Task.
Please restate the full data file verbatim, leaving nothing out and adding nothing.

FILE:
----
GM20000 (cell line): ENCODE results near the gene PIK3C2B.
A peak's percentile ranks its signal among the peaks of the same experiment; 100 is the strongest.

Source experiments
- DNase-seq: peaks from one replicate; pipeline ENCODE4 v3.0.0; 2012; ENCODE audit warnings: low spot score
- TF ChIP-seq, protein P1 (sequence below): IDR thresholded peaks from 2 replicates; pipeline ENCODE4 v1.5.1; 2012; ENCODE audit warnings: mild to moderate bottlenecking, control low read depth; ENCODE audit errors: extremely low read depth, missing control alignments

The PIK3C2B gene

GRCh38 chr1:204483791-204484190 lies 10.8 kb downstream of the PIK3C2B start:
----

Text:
GM20000 (cell line): ENCODE results near the gene PIK3C2B.
A peak's percentile ranks its signal among the peaks of the same experiment; 100 is the strongest.

Source experiments
- DNase-seq: peaks from one replicate; pipeline ENCODE4 v3.0.0; 2012; ENCODE audit warnings: low spot score
- TF ChIP-seq, protein P1 (sequence below): IDR thresholded peaks from 2 replicates; pipeline ENCODE4 v1.5.1; 2012; ENCODE audit warnings: mild to moderate bottlenecking, control low read depth; ENCODE audit errors: extremely low read depth, missing control alignments

The PIK3C2B gene

GRCh38 chr1:204483791-204484190 lies 10.8 kb downstream of the PIK3C2B start: